Upon hearing John Reischman’s instrumental tune, “Gold Mountain Blues,” I was struck by how mournful it sounds compared to the rest of his new album, Walk Along John.
As it turns out, Reischman was inspired by the history and presence of the Chinese population in Vancouver, British Columbia, where he lives. In addition, the moody arrangement is as complex as the melody. After a few email exchanges, Reischman was kind enough to share the following:
“I came up with the melody that became ‘Gold Mountain Blues’ about 2007 or so. I was playing my mandola in a way that mimics frailing banjo, and this bluesy lonesome tune took shape. It reminded me at the time of a Dock Boggs blues.
“When my band, John Reischman and the Jaybirds, started putting together material for our fifth CD, our bassist, Trisha Gagnon, came to me with the concept of co-writing a song about the Chinese railway workers in Canada. I thought the melody that I had come up with on the mandola would work well for this concept since it was in a minor pentatonic mode. So it became the verse melody and part of the bridge for the song ‘Gold Mountain’ from our CD called Vintage and Unique.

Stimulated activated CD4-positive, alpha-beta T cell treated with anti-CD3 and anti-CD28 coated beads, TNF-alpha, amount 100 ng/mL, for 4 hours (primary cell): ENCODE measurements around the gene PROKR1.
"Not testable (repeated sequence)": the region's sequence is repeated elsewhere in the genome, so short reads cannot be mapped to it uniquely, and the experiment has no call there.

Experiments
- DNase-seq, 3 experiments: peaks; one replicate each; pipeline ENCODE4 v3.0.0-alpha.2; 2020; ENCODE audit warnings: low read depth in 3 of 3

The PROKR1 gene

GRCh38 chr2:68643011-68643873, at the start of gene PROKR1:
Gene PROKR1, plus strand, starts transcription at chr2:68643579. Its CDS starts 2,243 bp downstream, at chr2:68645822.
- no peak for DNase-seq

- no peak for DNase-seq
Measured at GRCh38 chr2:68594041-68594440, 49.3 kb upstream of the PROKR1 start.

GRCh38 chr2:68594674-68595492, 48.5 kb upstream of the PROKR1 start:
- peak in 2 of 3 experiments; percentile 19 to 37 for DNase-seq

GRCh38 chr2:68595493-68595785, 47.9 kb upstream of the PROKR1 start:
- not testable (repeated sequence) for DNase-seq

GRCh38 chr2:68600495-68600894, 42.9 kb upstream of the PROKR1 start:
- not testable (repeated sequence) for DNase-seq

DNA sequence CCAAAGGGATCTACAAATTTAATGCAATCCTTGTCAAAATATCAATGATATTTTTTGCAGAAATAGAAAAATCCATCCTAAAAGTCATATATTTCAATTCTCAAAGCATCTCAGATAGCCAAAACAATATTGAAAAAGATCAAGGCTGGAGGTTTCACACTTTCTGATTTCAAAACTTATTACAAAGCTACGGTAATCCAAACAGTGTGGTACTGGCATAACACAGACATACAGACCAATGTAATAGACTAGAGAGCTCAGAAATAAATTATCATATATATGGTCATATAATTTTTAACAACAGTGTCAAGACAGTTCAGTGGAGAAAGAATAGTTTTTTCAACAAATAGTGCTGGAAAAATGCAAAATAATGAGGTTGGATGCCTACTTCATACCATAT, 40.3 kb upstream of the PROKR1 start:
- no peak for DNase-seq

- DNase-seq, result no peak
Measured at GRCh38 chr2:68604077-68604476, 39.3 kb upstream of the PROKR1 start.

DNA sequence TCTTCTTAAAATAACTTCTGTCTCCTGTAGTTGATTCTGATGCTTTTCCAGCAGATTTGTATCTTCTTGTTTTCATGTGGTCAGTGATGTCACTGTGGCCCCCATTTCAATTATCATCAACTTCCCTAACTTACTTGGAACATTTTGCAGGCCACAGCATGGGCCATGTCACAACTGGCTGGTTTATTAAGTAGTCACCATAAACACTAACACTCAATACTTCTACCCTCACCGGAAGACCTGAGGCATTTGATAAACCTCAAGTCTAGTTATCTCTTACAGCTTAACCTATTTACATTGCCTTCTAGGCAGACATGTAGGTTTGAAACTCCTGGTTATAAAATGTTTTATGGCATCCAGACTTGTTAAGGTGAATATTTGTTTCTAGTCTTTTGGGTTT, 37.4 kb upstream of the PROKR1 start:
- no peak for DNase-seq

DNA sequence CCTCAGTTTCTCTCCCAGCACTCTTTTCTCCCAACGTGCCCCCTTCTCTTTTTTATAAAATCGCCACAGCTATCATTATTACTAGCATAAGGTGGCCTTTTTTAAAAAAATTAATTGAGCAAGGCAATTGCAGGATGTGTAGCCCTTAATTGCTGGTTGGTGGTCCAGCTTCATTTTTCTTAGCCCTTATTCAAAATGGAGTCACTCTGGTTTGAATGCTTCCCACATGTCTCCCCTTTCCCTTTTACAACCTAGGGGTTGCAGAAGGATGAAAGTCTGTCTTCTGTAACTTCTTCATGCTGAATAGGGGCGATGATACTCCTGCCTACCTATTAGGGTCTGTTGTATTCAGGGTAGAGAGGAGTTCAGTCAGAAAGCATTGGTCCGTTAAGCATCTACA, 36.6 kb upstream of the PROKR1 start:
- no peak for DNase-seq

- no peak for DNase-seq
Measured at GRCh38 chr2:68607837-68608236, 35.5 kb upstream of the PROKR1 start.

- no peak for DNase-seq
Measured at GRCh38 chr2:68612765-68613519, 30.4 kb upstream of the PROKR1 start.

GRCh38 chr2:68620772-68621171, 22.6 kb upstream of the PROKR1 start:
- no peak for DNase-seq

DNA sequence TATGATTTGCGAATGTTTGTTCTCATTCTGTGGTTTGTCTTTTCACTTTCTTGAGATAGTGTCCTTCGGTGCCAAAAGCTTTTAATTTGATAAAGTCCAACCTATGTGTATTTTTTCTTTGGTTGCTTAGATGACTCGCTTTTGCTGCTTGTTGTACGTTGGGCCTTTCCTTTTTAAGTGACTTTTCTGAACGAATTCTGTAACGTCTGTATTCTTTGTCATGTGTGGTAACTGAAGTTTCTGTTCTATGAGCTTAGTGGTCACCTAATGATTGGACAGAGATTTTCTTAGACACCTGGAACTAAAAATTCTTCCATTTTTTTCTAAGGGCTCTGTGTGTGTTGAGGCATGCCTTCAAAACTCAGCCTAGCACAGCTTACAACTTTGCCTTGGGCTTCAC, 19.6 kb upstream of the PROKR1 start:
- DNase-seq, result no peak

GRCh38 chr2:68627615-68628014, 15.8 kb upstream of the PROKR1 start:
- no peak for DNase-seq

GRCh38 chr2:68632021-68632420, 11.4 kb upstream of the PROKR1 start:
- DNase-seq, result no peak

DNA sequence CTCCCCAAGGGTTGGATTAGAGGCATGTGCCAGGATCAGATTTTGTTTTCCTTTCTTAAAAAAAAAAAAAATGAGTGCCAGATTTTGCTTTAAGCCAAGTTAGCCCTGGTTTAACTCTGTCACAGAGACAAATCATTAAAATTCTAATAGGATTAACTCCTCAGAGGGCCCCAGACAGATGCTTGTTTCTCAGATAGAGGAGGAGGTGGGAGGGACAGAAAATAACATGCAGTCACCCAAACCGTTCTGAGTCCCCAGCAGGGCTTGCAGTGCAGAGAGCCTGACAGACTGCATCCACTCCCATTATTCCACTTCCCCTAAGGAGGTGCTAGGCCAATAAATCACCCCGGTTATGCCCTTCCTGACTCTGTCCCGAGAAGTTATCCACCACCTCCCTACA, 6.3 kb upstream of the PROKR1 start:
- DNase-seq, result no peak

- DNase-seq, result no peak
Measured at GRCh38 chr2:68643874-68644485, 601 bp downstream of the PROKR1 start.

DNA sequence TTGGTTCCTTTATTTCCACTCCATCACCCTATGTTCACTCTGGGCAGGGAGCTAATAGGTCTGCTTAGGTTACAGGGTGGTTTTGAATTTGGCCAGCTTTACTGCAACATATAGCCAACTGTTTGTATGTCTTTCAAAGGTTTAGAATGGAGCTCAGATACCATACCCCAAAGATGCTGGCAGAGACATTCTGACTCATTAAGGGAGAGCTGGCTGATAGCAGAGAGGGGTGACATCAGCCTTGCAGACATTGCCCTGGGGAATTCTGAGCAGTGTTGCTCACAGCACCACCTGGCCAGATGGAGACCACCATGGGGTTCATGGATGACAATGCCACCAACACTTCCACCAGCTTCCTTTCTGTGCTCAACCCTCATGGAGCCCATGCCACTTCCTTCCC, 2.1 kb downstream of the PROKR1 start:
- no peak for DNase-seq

“Later, when I was working up material with one of the core ensembles for Walk Along John, I remembered the tune and still thought it could work as a mountain blues. At one of our rehearsals, Eli West came up with a great way of accompanying the melody on his bouzouki. Patrick Metzger played a minimalist but rhythmically effective bass part, and Trent Freeman added bluesy unison and counterpoint fiddle lines. It is primarily all played in unison by the lead instruments over one chord with some chord substitutions I came up with towards the end of the tune.
“I then asked Ivan Rosenberg, who recorded and mixed a lot of the project, to add Dobro to it. His playing sounds very natural, like he was in the room with us when we recorded it.”
After taking all of that into account, I feel like I was in the room when they recorded it, too. Enjoy “Gold Mountain Blues” by John Reischman.